Thursday, January 14, 2016

Dangerous Visions 2 Edited by Harlan Ellison

Dangerous Visions 2
Edited by Harlan Ellison
Copyright 1969

New Introduction
After the successful publication of the Dangerous Visions anthology in hardback in 1967, the anthology was broken up into three paperback volumes. In volume 2 of this cycle, Ellison writes a new introduction to describe the impact the anthology has had on the publishing industry and the effect it has had on writing science fiction. He also takes a moment to excerpt a couple letters written to him and to discuss the censorship efforts directed at the anthology.

The Man who Went to the Moon – Twice by Howard Rodman
A little boy caught in a hot air balloon returns to terra firma claiming he has traveled to the moon. He is an instant celebrity and visited by many dignitaries. Decades later, as an old man, he repeats the accomplishment. This time, he is dismissed as an old quack and people care very little for his accomplishment.

Rodman would have us reflect on technological marvels and accomplishments and how they cease to be marvels and become parts of ordinary life with the passage of time. Rodman’s writing has a Twain tone to it in the beginning, then takes on a much more morose tone of perhaps Bierce at the end. A worthwhile entry in Ellison’s groundbreaking anthology.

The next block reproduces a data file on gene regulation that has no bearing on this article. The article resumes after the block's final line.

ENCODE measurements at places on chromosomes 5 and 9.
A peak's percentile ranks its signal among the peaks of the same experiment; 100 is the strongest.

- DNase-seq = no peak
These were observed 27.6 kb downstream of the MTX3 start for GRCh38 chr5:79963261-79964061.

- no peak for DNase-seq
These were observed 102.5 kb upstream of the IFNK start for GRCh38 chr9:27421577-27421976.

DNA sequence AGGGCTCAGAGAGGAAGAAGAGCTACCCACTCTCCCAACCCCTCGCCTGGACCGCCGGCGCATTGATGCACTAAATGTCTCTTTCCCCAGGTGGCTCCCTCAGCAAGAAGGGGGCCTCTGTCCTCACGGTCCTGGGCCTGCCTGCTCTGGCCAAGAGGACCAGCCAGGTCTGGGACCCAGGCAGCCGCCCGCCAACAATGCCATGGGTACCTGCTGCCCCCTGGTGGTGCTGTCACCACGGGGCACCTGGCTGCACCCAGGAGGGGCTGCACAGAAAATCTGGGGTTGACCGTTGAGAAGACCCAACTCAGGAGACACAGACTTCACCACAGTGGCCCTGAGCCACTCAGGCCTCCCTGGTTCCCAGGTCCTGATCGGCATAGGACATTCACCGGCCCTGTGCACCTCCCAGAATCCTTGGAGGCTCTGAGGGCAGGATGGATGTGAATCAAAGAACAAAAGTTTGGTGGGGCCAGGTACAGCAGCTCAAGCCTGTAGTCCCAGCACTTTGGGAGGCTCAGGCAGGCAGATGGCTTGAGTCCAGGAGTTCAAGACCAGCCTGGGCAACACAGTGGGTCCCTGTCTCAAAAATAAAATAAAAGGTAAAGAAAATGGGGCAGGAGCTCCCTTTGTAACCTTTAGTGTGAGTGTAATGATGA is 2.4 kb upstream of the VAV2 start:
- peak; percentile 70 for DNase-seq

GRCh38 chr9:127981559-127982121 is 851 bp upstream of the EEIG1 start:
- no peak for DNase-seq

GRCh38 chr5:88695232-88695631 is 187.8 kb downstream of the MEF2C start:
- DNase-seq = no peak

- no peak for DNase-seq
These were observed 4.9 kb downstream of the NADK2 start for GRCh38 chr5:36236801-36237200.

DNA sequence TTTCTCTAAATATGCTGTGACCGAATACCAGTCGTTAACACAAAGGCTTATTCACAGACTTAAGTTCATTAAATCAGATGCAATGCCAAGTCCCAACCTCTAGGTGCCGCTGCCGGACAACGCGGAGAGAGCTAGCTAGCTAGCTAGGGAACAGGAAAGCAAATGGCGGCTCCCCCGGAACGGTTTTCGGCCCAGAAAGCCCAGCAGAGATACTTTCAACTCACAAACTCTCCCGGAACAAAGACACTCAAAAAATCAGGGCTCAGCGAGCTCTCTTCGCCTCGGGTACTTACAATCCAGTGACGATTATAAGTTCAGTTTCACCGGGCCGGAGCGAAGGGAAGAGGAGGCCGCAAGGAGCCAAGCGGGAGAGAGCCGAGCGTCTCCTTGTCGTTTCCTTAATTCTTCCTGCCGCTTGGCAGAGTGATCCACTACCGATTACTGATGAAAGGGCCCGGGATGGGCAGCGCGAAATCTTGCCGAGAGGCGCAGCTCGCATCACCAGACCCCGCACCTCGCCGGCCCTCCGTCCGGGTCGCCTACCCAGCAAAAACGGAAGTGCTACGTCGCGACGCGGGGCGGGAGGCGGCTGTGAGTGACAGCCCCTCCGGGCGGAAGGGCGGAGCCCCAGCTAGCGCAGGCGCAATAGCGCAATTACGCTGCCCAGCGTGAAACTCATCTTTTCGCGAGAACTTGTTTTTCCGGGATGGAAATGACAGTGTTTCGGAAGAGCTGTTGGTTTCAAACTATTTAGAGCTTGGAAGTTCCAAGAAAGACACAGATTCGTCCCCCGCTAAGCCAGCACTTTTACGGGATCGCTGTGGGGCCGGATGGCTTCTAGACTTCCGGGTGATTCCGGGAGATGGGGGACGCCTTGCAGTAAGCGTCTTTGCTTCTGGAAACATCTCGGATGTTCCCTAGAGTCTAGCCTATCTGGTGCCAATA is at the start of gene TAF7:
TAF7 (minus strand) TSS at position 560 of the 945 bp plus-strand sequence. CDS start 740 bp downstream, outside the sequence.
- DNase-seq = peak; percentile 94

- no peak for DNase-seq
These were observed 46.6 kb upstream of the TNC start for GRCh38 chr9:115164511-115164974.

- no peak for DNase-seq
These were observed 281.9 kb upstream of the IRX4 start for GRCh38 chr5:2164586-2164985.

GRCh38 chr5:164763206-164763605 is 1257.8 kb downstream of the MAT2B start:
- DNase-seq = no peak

Faith of Our Fathers by Philip K. Dick
Many years after the Vietnam war, the communists have won and taken over the United States and other parts of the world. A low level party official is provided an opportunity for advancement within the party. But one evening, he takes some snuff provided by a street vendor and has his eyes opened to the nature of his government and its leader.

Philip K. Dick was well known for his use of psychedelics. Here, he explores the oft-reported religious experience many LSD users experience and how it might be useful in discerning the nature of God, the government, and religion. The end of this story left a little to be desired. But, like many Dick stories, leaves you pondering its meaning while providing a worthwhile narrative.

The Jigsaw Man by Larry Niven